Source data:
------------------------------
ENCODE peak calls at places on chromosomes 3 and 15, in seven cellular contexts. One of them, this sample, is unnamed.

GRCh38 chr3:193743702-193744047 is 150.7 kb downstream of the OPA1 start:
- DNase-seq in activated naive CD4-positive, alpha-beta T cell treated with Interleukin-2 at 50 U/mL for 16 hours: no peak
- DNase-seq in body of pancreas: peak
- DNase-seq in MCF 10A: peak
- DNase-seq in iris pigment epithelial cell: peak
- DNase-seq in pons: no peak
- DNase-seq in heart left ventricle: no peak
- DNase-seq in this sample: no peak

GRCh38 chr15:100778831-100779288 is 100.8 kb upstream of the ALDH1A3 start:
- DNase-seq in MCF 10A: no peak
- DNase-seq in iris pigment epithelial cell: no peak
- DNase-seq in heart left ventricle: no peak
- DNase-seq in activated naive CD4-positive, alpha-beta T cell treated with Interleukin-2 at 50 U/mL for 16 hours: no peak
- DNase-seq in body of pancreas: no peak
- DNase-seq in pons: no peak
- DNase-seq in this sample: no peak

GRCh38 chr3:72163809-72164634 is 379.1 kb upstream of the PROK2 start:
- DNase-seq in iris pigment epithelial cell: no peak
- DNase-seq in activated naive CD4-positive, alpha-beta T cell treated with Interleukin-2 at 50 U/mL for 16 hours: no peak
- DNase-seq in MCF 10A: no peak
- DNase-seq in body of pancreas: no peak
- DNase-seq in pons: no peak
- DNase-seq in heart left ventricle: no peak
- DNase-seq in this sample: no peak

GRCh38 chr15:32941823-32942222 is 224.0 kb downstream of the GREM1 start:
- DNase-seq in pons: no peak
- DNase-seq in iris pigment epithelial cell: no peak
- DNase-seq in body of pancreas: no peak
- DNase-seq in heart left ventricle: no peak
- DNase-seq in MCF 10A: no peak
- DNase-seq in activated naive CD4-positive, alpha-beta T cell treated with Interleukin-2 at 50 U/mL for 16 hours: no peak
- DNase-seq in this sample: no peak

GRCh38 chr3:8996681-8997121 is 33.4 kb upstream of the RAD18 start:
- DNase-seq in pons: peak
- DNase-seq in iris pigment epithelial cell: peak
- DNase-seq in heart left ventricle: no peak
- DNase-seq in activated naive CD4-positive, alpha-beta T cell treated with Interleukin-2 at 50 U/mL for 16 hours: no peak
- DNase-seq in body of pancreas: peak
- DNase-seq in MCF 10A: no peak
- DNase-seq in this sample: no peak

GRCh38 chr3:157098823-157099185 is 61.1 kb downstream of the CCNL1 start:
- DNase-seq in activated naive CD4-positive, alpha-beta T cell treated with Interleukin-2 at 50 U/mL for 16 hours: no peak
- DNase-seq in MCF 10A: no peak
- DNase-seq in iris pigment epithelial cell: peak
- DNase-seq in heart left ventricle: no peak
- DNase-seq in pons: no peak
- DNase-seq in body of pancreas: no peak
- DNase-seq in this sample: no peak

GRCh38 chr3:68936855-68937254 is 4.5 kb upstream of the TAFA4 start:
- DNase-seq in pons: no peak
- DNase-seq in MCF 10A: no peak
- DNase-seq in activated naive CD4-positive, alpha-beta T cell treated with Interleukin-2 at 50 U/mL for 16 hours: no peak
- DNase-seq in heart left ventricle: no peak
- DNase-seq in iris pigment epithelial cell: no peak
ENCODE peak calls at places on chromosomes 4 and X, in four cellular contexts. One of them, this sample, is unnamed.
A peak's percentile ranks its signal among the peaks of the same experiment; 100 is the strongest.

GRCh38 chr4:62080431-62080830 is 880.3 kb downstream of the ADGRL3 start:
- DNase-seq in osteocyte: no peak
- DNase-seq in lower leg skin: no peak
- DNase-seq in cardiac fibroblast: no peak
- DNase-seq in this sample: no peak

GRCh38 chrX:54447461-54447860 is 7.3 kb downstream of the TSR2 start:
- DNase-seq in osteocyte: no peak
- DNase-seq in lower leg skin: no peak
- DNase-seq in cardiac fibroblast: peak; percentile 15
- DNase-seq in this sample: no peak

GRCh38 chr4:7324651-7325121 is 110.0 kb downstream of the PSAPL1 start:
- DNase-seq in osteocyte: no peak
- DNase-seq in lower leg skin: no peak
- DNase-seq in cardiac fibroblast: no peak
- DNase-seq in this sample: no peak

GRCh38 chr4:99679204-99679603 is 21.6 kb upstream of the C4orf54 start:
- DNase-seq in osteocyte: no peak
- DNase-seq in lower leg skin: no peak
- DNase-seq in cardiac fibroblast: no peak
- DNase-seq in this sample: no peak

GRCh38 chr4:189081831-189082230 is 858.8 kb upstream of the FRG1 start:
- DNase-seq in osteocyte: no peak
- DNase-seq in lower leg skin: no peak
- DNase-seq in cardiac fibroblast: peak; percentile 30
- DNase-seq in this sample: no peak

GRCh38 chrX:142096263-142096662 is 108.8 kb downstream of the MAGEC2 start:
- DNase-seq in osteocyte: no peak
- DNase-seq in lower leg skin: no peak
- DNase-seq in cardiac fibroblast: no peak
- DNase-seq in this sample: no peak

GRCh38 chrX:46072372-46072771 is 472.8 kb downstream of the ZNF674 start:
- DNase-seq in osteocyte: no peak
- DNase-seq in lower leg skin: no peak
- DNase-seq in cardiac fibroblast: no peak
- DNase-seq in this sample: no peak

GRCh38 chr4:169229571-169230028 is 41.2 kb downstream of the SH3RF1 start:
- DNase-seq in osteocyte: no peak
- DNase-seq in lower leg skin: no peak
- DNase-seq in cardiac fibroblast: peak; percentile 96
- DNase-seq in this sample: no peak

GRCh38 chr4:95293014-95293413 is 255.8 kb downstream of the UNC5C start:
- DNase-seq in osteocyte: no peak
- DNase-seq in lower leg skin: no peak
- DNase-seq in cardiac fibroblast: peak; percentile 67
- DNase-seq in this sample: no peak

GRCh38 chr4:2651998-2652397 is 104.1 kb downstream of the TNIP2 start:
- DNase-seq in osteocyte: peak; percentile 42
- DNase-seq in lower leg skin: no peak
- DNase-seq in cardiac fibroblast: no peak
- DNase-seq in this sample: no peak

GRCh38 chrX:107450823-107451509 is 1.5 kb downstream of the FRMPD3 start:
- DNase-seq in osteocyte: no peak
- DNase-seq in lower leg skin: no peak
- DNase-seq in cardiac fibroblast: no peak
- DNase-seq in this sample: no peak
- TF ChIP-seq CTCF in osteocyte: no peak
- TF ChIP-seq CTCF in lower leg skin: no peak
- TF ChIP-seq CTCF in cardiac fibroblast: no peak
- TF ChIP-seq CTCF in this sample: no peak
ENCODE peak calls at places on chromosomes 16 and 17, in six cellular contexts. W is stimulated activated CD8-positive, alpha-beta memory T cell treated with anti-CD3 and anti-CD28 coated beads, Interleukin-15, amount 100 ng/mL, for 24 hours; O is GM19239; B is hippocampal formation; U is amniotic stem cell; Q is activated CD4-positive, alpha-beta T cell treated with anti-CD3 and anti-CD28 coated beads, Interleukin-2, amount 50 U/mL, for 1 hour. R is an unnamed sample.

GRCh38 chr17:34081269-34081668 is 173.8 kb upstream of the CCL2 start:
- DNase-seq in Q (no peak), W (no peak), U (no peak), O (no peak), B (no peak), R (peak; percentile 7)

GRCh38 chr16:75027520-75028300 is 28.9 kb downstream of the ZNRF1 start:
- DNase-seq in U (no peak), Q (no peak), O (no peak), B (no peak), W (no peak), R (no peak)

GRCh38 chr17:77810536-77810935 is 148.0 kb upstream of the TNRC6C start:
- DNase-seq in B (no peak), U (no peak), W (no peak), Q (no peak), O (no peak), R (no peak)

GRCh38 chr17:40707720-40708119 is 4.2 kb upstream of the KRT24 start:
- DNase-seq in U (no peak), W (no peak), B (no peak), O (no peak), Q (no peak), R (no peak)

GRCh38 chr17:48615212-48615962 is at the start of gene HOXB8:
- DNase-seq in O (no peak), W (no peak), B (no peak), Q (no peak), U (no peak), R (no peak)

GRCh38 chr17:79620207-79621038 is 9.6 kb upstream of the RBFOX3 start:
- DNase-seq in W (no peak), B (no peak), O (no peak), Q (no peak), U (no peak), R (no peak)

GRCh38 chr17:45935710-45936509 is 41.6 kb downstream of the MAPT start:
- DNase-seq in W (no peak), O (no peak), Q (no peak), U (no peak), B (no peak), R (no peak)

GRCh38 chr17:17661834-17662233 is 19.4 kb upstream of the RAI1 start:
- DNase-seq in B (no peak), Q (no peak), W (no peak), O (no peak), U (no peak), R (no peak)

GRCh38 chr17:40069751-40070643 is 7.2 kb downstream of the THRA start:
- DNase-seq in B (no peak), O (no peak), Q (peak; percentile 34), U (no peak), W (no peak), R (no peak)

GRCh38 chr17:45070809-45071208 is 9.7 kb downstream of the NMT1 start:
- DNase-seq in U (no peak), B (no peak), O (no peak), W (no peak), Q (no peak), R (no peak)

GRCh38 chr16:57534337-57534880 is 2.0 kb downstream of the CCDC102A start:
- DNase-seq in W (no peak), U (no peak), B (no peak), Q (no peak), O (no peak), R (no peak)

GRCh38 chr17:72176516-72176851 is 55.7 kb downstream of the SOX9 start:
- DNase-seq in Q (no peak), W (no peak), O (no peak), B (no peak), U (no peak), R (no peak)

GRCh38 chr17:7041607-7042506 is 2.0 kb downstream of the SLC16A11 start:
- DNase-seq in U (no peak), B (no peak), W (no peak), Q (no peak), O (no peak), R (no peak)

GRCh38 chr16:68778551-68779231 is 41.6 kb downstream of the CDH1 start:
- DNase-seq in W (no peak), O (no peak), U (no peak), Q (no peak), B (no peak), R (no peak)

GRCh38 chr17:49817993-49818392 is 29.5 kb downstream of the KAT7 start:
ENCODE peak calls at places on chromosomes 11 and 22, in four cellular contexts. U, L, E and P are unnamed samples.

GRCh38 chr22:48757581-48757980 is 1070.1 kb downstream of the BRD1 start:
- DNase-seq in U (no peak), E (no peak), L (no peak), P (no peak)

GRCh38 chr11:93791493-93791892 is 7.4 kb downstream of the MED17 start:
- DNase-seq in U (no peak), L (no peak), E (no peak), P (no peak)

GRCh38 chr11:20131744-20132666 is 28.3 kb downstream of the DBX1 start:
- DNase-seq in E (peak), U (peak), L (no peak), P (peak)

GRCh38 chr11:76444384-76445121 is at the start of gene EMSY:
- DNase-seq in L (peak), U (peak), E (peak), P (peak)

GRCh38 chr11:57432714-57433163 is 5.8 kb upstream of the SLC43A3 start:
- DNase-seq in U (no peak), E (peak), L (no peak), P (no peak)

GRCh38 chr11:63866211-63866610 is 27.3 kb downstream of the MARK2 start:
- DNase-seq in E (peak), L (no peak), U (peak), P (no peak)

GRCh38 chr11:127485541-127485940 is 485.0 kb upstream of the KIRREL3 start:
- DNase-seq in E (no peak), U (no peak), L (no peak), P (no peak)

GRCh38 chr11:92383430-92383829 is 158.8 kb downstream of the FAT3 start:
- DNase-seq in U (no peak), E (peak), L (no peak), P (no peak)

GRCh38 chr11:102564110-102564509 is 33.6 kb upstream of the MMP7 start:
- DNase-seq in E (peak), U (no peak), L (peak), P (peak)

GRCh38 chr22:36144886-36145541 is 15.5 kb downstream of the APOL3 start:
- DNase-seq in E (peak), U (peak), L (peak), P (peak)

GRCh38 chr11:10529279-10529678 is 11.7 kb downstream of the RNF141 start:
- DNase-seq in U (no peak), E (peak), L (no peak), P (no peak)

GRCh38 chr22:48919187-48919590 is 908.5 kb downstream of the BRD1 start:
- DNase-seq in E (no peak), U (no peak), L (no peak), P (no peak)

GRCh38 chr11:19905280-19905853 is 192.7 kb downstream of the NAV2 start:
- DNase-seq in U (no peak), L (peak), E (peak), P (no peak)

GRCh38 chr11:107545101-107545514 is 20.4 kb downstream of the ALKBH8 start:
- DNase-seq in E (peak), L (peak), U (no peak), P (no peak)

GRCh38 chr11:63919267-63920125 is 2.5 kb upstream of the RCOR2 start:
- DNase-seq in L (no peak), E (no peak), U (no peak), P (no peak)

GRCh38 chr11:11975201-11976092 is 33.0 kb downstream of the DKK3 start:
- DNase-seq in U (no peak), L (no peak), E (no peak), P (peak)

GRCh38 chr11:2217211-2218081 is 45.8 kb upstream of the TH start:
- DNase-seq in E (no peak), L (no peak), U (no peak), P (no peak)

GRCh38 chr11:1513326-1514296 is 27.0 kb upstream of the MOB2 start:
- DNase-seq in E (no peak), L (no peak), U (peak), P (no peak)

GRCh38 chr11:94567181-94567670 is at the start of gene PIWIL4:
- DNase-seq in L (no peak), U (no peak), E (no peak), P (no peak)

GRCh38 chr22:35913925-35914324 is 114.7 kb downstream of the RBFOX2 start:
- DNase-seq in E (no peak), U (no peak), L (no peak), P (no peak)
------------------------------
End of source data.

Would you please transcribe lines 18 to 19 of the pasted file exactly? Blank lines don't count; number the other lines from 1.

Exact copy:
GRCh38 chr3:72163809-72164634 is 379.1 kb upstream of the PROK2 start:
- DNase-seq in iris pigment epithelial cell: no peak